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[P]
Is Richard Stallman's Fight For "GNU/Linux" Suicide?

By Magnanimity in Culture
Tue May 15, 2001 at 07:47:28 PM EST
Tags: Software (all tags)
Software

Whether we think it is or not, the GPL is seen as a very anti-business license. And, whether we think it does or not, the Linux community needs businesses to support it. I feel, that in RMS's fight for "GNU/Linux" (as opposed to "Linux") not only accentuates the synonymity between the FSF and Linux (which I think is a bad thing in the first place), but it also hinders commercial growth of a community that needs it very much (See Slashdot's report on the fall of Eazel.)

Perhaps the name is not a simple matter of preference...?


Although the battle has died down quite a bit, the fight to name one of the most prevalent operating systems "Linux" or "GNU/Linux" was somewhat bitter. The founder of the Free Software Foundation, Richard Stallman, felt that it should be known as "GNU/Linux" due to its dependence on GNU software, or at least software licensed under the GNU General Public License.

Several people wondered and some organizations, such as Debian, even adopted the policy. This movement seems totally harmless...to some simply a nuisance...but I feel that moving to bring the bond between GNU and Linux will only harm our community.

As stated in my introduction, the GPL is seen as anti-business, whether we would like it to be that way or not. And, after the alleged failure of Eazel, probably more corporations will view GPL software as worthless and hardly profitable. What is wrong with this? In the Windows world, there is a great abundance of closed, commercial software, and a very small percentage of open, possibly GNU-based software. The result? A economically stable community where businesses can make software and consumers are expected to purchase it. In the Linux community, however, there is an extreme abundance of open, most-likely GNU-based software and a very small percentage of commercial software. The result? A community where people are happy because there are pieces of quality software with no charge tagged to them, but business and great opportunities for future development are hindered by the permanent association of Linux to GNU. Do I think the Linux community should become more like the Windows community? Absolutely not. But we must find a balance between commercial and "free" software. In doing so, that balance will allow the community to develop.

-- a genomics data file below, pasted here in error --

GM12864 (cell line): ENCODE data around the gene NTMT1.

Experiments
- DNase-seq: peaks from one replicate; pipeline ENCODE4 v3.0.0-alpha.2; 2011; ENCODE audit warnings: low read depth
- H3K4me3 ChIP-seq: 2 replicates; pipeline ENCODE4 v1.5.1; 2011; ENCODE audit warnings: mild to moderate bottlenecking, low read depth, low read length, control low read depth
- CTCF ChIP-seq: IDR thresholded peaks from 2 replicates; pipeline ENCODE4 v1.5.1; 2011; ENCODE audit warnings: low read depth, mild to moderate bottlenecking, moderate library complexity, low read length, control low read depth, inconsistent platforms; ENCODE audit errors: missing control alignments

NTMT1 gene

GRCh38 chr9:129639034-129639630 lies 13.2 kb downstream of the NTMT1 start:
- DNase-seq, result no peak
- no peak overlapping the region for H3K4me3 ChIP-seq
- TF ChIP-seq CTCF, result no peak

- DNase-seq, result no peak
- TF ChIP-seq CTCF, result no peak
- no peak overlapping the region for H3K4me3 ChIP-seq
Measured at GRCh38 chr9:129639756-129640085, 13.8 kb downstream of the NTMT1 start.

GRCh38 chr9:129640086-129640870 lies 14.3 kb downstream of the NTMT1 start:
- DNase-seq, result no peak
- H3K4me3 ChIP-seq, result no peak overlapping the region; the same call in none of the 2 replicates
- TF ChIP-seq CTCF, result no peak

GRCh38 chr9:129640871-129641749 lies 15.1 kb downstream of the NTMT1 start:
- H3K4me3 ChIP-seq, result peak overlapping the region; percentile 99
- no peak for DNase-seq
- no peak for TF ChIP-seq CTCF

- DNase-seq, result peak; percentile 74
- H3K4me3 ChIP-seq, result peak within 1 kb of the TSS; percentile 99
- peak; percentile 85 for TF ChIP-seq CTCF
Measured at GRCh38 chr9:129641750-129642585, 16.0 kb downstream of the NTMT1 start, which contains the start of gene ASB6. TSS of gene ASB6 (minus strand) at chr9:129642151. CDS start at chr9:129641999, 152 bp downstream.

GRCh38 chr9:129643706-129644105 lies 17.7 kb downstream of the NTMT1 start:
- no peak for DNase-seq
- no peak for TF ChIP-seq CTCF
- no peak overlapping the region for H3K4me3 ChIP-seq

What's my solution? Eliminate GNU? Stop using Linux? Of course not. There is nothing wrong with GNU software (under appropriate situations) but allowing the Linux operating system to become permanently and solely associated with the GPL (at least within the eyes of Corporate America) and an alleged system of unprofitability does nothing but harms the entire community. So, we should not simply wait for society to understand that Linux does not always mean "GPL," but I believe we should push the ideal that Linux can exist with diversity in software licensing: Some GPL, some BSD, some commercial and closed, and some between the two extremes. There is nothing wrong with modeation.

So, whether we adopt GNU as the foundation of Linux, in name, licensing or any other aspect, we must remember that we should encourage several types of entities to join the community, and create a balanced and economically attractive operating system.

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Poll
Do you the ties between Linux and GNU have grown too strong?
o Yes, and the bond must be broken. 10%
o Yes, but I feel we don't have the right to consciously reduce that bond. 5%
o The two exist in peaceful harmony. 29%
o No, GNU is understated, but if the FSF wants more credit, they should earn it. 10%
o No, and we should give much more credit to the GNU movement immediately. 44%

Votes: 120
Results | Other Polls

Related Links
o Slashdot
o Slashdot's
o Debian
o GPL
o BSD
o commercial and closed
o between the two extremes
o Also by Magnanimity


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Is Richard Stallman's Fight For "GNU/Linux" Suicide? | 121 comments (118 topical, 3 editorial, 0 hidden)
Whatever (4.00 / 7) (#1)
by delmoi on Mon May 14, 2001 at 08:43:49 PM EST

And, whether we think it does or not, the Linux community needs businesses to support it.

Since when? Linux dosn't need Companies working on the linux kernel, it's doing fine by itself. And there is nothing stopping anyone from releasing propritary software for Linux.

And how is the GPL bussness unfriendly? The only thing it dosn't allow is people taking code that belongs to other people and profiting off it, without giving anything back. How is that any worse then any microsoft license?
--
"'argumentation' is not a word, idiot." -- thelizman
Rebuttal (3.00 / 3) (#2)
by Magnanimity on Mon May 14, 2001 at 08:48:38 PM EST

First, this editorial is not limited to the linux kernel. It is referring to "Linux" as the entire operating system and any associated software. Sorry about the ambiguity. Secondly, it doesn't matter if GNU is business-friendly or not. It is VIEWED as anti-business and that social perspective harms the community. The social perspectives must be changed, and that is what I'm calling for.

[ Parent ]
Business a must? (4.00 / 2) (#13)
by jasonab on Mon May 14, 2001 at 11:03:40 PM EST

It is VIEWED as anti-business and that social perspective harms the community. The social perspectives must be changed, and that is what I'm calling for.